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Publication numberUS7552255 B1
Publication typeGrant
Application numberUS 10/630,287
Publication dateJun 23, 2009
Filing dateJul 30, 2003
Priority dateJul 30, 2003
Fee statusPaid
Publication number10630287, 630287, US 7552255 B1, US 7552255B1, US-B1-7552255, US7552255 B1, US7552255B1
InventorsRobert T. George, Jason W. Brandt, K. S. Venkatraman, Sangwook P. Kim
Original AssigneeIntel Corporation
Export CitationBiBTeX, EndNote, RefMan
External Links: USPTO, USPTO Assignment, Espacenet
Dynamically partitioning pipeline resources
US 7552255 B1
Abstract
In one embodiment of the present invention, a method includes invalidating an entry of a filter coupled to a pipeline resource if an update to the entry occurs during a first context; and flushing a portion of the pipeline resource corresponding to an address space including the entry.
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Claims(20)
1. A method comprising:
updating an entry of a flush vector coupled to a filter, the flush vector including an entry for each entry in the filter, if a match occurs between a corresponding entry in the filter and an address;
invalidating the entry of the filter coupled to a pipeline resource if the update to the entry of the flush vector occurs during a context; and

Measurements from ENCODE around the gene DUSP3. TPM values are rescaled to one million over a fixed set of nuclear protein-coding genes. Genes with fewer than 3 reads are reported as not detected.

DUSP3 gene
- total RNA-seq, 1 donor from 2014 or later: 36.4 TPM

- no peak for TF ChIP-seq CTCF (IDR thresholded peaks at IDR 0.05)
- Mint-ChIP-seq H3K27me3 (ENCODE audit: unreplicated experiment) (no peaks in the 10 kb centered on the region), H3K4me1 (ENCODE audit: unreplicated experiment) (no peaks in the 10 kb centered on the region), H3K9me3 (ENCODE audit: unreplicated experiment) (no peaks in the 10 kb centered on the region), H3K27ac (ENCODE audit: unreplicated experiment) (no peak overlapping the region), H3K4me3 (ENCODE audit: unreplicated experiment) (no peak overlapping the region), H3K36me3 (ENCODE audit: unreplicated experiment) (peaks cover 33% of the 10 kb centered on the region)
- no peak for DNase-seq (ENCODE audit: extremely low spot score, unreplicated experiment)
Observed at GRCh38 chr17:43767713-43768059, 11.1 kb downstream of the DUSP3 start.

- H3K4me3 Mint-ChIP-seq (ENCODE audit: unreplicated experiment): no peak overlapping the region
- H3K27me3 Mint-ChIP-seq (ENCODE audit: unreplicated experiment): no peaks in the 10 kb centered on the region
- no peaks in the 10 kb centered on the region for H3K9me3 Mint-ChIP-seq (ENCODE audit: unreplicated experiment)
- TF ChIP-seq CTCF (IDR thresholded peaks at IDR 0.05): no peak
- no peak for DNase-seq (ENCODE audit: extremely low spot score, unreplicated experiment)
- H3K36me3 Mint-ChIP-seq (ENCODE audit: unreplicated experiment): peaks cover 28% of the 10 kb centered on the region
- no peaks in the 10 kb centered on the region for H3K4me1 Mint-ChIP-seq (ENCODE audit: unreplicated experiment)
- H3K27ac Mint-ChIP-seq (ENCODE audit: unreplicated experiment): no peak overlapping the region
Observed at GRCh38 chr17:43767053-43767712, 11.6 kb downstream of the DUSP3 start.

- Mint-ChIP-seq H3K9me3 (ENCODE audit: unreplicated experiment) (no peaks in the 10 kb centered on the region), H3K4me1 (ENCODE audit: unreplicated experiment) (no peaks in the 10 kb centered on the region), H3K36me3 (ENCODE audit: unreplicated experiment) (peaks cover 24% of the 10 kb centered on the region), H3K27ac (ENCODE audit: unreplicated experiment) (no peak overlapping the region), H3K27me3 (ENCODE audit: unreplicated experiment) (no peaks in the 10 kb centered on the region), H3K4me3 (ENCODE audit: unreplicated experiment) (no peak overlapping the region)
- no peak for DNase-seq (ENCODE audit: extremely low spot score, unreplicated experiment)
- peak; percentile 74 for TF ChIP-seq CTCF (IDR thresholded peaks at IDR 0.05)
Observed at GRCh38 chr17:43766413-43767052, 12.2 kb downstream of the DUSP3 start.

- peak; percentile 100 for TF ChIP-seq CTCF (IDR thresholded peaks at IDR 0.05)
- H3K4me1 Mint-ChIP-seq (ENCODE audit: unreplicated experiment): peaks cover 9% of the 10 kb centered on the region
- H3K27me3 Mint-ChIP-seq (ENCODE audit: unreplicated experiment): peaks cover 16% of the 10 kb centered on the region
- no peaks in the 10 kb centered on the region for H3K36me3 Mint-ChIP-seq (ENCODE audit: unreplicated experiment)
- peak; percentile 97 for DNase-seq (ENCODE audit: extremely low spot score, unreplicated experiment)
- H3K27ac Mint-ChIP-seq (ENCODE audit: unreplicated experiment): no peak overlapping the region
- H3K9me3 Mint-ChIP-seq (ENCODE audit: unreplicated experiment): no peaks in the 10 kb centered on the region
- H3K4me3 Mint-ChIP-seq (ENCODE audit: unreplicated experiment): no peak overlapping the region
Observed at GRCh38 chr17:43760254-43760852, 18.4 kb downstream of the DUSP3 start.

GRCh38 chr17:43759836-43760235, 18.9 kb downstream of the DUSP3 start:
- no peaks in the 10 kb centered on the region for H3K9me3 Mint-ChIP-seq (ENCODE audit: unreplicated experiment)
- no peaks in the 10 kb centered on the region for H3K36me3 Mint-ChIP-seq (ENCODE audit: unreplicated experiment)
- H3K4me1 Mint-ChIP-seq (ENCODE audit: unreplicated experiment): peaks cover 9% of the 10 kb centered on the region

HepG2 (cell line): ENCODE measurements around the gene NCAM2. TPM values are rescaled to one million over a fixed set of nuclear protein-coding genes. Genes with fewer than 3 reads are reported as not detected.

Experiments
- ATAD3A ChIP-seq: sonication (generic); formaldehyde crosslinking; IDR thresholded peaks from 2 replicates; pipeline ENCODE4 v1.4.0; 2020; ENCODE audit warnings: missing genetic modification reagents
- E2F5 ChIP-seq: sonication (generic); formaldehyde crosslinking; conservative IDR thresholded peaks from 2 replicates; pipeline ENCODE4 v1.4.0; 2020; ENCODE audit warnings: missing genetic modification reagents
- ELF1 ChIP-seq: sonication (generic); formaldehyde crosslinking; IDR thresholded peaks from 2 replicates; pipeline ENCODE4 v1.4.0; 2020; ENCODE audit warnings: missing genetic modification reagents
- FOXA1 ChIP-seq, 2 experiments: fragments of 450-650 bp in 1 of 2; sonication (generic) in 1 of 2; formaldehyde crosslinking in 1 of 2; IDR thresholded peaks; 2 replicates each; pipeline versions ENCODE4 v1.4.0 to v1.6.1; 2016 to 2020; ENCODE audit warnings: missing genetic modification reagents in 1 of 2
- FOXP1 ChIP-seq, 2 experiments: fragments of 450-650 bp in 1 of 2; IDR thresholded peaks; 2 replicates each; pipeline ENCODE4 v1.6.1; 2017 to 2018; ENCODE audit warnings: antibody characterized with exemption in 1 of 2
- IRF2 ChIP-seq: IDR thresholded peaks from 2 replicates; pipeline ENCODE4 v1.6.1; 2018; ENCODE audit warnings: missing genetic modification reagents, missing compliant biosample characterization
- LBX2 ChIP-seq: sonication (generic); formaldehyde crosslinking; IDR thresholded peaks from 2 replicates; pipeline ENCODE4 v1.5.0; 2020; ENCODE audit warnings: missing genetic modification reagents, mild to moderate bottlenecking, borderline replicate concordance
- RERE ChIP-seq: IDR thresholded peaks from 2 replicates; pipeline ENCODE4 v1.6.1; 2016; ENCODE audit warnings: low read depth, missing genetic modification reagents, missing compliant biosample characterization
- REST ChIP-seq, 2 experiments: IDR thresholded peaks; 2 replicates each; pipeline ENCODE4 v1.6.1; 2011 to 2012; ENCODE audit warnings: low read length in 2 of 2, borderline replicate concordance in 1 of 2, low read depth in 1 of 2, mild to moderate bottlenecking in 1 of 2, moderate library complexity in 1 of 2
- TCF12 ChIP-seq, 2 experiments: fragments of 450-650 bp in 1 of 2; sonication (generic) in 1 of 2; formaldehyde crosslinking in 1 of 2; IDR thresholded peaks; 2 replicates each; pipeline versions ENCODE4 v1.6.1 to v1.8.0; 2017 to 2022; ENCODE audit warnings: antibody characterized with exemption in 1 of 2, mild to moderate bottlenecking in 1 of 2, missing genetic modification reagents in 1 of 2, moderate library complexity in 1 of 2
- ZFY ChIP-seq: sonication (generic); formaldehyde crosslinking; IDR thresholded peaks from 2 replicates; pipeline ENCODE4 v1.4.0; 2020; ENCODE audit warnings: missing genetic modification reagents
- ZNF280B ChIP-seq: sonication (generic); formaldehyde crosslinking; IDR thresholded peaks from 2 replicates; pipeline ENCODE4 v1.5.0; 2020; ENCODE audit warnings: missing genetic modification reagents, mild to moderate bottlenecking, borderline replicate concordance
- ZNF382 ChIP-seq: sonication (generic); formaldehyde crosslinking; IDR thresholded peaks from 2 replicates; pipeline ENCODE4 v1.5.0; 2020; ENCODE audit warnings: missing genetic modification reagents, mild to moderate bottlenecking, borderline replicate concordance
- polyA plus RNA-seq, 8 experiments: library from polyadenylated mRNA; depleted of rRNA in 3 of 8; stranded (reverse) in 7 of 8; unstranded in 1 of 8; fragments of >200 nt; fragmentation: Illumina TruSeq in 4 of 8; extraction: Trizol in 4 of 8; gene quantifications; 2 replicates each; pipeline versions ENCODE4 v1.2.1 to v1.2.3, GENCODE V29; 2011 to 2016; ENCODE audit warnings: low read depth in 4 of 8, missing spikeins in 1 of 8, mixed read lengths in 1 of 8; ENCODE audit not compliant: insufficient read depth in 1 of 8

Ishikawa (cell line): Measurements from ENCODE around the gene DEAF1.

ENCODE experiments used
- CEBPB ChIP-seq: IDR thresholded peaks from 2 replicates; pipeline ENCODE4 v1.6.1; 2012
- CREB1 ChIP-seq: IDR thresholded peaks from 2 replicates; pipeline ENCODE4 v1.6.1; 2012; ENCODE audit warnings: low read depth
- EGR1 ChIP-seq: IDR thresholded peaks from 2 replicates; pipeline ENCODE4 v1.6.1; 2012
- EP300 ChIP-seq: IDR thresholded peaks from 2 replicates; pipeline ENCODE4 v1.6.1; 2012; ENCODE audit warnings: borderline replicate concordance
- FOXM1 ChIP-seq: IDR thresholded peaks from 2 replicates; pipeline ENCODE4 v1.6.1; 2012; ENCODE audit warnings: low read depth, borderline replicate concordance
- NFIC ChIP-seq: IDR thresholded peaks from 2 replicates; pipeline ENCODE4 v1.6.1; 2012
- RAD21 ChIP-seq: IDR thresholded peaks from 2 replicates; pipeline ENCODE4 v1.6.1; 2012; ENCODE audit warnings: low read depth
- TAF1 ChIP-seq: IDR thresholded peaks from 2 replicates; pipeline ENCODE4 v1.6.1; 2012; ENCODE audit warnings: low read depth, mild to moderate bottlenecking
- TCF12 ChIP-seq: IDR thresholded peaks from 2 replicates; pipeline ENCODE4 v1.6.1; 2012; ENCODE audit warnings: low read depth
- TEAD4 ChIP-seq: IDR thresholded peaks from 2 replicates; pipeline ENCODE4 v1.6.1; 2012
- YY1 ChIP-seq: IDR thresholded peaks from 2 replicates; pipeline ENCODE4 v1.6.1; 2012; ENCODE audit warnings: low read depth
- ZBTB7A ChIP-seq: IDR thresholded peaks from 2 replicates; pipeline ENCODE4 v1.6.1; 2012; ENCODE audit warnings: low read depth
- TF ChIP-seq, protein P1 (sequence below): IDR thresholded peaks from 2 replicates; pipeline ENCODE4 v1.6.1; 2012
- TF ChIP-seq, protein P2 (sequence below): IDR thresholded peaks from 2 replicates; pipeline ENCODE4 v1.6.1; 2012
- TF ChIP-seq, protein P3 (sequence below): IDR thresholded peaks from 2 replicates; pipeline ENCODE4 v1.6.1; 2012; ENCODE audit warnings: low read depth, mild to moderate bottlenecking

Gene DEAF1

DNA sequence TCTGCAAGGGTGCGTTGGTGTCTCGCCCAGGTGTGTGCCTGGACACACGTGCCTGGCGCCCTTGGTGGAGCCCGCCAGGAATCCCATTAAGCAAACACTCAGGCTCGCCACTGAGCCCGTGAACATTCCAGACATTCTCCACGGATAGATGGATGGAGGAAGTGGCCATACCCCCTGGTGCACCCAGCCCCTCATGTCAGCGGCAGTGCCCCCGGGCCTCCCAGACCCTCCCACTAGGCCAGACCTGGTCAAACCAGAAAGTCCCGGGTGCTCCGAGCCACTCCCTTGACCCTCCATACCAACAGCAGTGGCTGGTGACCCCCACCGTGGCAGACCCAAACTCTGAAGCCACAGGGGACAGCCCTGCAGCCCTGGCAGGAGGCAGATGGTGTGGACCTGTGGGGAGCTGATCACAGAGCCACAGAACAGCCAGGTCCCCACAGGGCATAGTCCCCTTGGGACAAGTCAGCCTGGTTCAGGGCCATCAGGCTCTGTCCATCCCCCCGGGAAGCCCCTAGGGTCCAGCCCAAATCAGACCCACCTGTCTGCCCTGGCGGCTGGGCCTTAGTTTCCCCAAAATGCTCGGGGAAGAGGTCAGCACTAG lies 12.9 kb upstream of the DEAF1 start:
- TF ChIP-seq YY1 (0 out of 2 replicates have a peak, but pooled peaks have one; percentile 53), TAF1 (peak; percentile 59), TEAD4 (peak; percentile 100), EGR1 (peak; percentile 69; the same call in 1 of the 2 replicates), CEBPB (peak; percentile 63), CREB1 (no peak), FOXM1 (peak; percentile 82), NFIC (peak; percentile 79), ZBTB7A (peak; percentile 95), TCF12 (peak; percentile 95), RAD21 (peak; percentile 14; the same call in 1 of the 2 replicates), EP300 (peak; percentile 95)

flushing a portion of the pipeline resource corresponding to an address space including the entry.
2. The method of claim 1, further comprising flushing the portion upon a switch from the context.
3. The method of claim 1, wherein the pipeline resource comprises a translation lookaside buffer.
4. The method of claim 1, further comprising comparing the address obtained from an external snoop to a plurality of entries in the filter to determine if the update has occurred.
5. The method of claim 1, further comprising flushing the portion of the pipeline resource via microcode.
6. An apparatus comprising:
a pipeline resource having a plurality of address spaces, each of the plurality of address spaces corresponding to one of a plurality of contexts, each one of the plurality of address spaces selectively flushable while the other address spaces are maintained; and